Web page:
Rachel Northrop shouldn’t have to use her credit card to buy groceries.

She’s a successful young professional, after all, freelancing for several trade journals about tea and coffee production after having published a book on the subject in 2013. But earlier this year, the checks from one magazine arrived later and later. Then the company stopped returning phone calls, without paying Northrop $9,000 she’s owed—leaving her struggling to make rent.

“Because I’m not being paid regularly, I’ve had to reevaluate whether I can do it, even though I‘m working consistently,” says Northrop, 27, of maintaining her freelance lifestyle. Regular employees at least have some administrative recourse if a company shorts them on wages — being a contractor means she’d have to take the magazine to small claims court in order to collect.

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“Non-payment paralyzes the most motivated sector of people, who are willing to work on their own schedule, be independent and self sufficient,” Northrop says. “When other people hear this, it makes people think ‘let me stay at this boring job that I don’t even like.’”

New York City, however, might soon see a fix for that problem. A bill being introduced in the City Council Monday would require all employers to put contracts in writing, impose civil and criminal penalties for taking longer than 30 days to deliver payments, and award double damages plus attorneys fees to contractors who’ve been stiffed — similar to the protections now enjoyed by regular employees.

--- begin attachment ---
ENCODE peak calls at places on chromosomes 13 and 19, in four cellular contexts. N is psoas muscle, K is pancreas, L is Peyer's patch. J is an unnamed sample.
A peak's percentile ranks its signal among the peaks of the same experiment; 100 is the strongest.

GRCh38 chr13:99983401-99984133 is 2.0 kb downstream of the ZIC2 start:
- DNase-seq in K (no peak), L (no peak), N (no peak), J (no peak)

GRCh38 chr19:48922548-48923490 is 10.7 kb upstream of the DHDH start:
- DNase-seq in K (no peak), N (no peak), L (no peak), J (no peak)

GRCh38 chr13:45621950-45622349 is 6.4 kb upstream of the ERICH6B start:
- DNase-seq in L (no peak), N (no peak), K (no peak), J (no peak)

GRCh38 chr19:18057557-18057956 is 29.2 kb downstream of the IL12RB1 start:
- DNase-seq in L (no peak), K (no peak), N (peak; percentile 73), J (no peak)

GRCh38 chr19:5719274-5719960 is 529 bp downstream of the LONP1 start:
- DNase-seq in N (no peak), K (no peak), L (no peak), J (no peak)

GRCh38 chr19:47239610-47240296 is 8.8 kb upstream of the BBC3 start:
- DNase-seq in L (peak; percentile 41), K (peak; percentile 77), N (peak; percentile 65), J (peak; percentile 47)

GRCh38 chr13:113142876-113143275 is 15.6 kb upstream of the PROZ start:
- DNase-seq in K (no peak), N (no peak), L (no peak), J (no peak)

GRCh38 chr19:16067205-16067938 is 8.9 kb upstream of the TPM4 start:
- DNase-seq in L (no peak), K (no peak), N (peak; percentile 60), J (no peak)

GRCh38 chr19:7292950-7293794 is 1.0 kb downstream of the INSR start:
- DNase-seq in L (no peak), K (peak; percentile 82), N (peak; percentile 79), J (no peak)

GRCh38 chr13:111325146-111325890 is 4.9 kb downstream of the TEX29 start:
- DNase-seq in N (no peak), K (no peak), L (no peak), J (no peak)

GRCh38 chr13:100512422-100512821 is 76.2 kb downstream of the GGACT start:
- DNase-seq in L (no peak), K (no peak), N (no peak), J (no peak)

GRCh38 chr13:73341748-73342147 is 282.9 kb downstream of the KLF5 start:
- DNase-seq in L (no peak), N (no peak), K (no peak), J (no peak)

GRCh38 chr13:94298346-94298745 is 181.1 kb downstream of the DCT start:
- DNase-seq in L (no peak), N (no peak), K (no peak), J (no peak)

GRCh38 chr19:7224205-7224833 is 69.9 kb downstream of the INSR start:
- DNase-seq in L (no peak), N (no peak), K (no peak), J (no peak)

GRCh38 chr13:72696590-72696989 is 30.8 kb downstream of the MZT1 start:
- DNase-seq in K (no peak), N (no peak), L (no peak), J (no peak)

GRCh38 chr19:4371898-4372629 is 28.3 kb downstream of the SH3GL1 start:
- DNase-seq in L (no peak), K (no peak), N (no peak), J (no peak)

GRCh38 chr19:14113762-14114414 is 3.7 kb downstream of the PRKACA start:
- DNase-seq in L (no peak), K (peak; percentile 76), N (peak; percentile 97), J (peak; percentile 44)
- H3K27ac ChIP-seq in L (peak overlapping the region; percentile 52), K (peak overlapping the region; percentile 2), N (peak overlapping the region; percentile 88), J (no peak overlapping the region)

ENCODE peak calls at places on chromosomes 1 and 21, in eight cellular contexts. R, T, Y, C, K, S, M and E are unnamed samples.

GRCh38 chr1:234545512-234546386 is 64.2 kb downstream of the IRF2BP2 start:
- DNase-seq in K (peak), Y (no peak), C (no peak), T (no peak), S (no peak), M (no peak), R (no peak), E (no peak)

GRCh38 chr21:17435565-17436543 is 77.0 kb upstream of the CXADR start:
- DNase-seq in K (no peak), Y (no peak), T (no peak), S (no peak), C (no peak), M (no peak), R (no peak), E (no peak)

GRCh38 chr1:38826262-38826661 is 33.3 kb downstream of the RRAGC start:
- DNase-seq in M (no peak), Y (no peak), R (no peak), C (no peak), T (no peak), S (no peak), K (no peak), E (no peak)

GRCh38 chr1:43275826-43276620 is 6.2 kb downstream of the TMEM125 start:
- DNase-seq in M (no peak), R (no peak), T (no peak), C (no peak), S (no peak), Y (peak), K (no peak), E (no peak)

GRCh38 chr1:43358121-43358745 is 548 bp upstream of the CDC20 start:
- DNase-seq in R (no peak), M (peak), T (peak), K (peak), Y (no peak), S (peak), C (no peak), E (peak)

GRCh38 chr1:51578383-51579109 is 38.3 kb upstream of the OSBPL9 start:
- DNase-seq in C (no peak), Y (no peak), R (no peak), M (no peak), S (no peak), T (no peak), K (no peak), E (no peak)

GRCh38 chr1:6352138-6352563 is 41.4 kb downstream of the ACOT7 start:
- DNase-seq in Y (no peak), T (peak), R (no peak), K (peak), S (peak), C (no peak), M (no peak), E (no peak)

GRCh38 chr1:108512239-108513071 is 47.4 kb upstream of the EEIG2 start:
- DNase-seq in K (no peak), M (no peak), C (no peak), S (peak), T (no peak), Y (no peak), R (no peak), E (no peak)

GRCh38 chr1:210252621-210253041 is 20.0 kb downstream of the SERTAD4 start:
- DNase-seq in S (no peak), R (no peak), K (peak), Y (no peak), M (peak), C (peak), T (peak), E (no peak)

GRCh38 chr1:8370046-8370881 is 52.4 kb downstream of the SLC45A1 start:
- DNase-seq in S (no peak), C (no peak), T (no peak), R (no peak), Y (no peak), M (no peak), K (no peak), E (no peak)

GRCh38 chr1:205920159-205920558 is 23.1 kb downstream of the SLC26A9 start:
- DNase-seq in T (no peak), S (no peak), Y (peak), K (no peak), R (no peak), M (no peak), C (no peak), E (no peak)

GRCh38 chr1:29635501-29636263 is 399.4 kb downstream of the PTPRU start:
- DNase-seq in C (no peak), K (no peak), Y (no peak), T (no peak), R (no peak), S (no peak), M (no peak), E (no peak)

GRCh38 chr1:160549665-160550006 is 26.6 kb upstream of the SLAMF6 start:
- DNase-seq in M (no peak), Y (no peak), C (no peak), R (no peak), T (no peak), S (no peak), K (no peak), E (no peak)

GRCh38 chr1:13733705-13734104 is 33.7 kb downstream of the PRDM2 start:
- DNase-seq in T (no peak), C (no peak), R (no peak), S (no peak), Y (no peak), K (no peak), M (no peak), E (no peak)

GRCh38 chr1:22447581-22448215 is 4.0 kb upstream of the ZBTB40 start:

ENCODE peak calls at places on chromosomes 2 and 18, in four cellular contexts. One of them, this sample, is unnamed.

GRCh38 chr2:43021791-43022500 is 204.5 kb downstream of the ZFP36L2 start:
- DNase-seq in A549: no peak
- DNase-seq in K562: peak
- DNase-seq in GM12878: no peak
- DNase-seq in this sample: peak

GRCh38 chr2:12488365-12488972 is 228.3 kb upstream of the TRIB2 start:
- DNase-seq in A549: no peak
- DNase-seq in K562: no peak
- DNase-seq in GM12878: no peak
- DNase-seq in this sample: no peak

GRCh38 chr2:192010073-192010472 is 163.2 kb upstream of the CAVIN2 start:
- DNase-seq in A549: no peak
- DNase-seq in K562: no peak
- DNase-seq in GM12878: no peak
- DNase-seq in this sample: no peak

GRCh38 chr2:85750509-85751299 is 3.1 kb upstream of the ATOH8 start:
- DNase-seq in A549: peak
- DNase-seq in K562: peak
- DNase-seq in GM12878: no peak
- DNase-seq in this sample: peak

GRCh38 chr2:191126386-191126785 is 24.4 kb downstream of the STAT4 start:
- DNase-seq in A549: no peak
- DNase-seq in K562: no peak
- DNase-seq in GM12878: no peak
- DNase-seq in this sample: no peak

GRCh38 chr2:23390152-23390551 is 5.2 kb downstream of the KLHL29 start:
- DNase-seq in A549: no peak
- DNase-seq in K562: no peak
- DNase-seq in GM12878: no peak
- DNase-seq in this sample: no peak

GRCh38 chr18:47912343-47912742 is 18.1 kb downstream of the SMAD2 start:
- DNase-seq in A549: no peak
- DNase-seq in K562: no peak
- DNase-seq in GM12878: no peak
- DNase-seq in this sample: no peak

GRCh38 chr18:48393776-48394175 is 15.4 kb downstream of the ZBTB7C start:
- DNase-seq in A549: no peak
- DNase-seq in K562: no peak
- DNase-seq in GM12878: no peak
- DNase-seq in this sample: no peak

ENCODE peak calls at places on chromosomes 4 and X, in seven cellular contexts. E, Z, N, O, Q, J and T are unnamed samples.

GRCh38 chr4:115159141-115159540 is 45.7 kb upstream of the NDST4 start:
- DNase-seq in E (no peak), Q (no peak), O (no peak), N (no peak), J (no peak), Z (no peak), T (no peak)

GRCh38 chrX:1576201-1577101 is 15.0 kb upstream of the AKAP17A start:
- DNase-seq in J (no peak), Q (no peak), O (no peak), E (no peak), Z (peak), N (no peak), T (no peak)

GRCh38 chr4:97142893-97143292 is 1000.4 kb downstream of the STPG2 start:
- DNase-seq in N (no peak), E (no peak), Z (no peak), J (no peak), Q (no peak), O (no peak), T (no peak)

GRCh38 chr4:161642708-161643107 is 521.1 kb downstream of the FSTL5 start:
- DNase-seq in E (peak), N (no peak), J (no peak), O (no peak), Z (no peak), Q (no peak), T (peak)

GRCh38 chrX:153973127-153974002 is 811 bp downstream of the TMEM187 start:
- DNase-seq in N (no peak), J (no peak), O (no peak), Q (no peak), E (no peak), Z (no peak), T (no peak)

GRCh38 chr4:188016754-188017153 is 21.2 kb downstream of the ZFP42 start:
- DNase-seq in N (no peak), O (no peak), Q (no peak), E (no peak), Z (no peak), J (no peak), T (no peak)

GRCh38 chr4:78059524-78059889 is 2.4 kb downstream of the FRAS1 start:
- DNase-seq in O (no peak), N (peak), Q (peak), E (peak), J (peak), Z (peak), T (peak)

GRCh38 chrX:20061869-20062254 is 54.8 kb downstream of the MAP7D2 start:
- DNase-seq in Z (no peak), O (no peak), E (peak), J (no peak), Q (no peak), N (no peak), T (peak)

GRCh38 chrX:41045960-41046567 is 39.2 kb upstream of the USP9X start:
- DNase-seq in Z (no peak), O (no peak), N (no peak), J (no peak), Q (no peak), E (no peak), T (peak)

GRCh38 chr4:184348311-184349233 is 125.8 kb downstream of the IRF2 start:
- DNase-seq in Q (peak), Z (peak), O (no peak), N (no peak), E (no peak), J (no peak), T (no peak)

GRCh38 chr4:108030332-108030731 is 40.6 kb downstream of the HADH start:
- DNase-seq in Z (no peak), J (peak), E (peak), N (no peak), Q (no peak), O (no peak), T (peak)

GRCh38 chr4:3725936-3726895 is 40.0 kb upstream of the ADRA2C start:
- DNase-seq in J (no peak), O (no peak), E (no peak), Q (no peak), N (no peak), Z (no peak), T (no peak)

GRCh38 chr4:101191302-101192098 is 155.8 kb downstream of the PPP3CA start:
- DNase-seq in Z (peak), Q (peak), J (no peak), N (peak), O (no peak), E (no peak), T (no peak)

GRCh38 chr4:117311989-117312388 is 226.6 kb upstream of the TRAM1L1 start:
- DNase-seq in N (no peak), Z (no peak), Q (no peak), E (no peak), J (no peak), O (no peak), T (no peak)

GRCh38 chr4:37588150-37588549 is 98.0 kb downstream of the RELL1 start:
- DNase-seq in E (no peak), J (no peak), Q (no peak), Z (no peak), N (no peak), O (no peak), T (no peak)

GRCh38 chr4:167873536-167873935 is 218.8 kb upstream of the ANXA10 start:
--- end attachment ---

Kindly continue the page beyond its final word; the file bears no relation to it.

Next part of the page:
“It’s clear that there are some companies that have made it a business practice to not pay freelancers,” says the legislation’s sponsor Councilman Brad Lander, whose Brooklyn district is full of them. “I see this as one critical step in one broader project of building protections for workers in the independent economy.”

That constituency has been getting more vocal in recent years. Lander got the idea for the bill from the Freelancer’s Union, which now claims 280,000 members (joining is free; the 20-year-old organization funds itself through a for-profit arm that provides insurance benefits). In a survey, 70 percent of members said they lost some money on account of delinquent clients.

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